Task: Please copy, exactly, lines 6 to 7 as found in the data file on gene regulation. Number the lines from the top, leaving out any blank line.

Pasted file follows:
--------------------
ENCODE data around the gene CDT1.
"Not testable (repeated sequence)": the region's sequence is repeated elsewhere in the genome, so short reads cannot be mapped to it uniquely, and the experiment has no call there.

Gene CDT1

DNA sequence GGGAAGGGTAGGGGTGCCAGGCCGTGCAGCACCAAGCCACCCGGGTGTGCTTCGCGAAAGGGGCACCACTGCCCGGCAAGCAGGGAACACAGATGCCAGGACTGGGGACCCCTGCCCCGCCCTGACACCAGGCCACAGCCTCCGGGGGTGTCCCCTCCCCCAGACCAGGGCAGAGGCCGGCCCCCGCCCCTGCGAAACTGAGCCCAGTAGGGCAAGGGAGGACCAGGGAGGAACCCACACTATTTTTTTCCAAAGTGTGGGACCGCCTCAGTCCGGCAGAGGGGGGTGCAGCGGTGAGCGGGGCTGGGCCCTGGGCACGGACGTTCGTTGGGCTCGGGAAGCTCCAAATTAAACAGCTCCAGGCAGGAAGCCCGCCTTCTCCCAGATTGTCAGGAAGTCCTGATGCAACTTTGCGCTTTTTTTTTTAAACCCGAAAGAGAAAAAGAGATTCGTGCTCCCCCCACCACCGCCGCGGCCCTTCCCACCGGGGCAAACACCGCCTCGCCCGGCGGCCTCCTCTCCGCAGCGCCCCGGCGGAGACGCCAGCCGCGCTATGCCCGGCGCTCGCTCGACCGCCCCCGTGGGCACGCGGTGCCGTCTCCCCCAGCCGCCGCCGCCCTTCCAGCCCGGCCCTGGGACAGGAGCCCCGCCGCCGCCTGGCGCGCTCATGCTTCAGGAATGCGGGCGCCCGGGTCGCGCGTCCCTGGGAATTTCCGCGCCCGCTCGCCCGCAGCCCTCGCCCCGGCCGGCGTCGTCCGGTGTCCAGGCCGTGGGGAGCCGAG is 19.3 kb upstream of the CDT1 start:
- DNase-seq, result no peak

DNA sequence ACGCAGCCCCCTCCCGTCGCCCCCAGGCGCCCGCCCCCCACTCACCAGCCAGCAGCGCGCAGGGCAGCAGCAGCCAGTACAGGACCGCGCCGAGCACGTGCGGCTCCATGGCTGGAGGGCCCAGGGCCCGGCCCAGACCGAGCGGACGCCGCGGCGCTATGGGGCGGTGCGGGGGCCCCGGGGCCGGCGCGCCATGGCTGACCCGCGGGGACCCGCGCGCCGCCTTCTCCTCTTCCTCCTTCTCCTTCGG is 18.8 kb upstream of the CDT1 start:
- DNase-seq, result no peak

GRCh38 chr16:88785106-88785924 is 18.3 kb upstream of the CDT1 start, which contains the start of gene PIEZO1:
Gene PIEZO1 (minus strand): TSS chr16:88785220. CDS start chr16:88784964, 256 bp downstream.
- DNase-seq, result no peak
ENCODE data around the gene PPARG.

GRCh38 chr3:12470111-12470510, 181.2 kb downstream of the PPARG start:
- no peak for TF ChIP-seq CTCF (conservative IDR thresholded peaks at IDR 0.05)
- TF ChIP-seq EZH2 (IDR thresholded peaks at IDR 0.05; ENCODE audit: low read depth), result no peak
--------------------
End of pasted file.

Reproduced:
DNA sequence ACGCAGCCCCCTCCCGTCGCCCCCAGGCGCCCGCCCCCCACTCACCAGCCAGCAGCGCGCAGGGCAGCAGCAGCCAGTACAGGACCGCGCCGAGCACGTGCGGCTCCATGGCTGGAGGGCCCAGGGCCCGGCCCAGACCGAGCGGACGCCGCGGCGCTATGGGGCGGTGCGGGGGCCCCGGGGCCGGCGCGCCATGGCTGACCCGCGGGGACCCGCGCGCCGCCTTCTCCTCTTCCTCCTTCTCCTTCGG is 18.8 kb upstream of the CDT1 start:
- DNase-seq, result no peak